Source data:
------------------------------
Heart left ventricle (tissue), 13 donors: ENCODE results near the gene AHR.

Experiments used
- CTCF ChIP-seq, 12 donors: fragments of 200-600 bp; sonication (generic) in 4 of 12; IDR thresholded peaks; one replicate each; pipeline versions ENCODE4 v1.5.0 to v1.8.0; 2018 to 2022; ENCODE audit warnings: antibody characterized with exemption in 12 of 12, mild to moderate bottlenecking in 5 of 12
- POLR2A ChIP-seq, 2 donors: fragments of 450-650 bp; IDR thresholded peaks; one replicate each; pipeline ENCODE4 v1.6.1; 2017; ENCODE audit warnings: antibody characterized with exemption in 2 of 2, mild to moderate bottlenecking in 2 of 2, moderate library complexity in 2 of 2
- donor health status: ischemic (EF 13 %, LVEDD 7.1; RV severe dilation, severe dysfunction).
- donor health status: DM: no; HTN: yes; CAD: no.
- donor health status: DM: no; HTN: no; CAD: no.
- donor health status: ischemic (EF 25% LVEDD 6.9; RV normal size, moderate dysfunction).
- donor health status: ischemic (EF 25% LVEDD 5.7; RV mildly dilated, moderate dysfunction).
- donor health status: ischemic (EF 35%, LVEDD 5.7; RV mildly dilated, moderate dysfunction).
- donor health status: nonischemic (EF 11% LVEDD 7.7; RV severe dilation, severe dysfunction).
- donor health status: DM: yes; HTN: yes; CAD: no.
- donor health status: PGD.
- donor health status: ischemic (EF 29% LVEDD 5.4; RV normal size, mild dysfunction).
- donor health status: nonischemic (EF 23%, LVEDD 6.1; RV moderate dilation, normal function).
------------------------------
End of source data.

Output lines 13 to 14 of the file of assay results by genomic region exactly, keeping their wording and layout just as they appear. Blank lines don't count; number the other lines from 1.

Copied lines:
- donor health status: PGD.
- donor health status: ischemic (EF 29% LVEDD 5.4; RV normal size, mild dysfunction).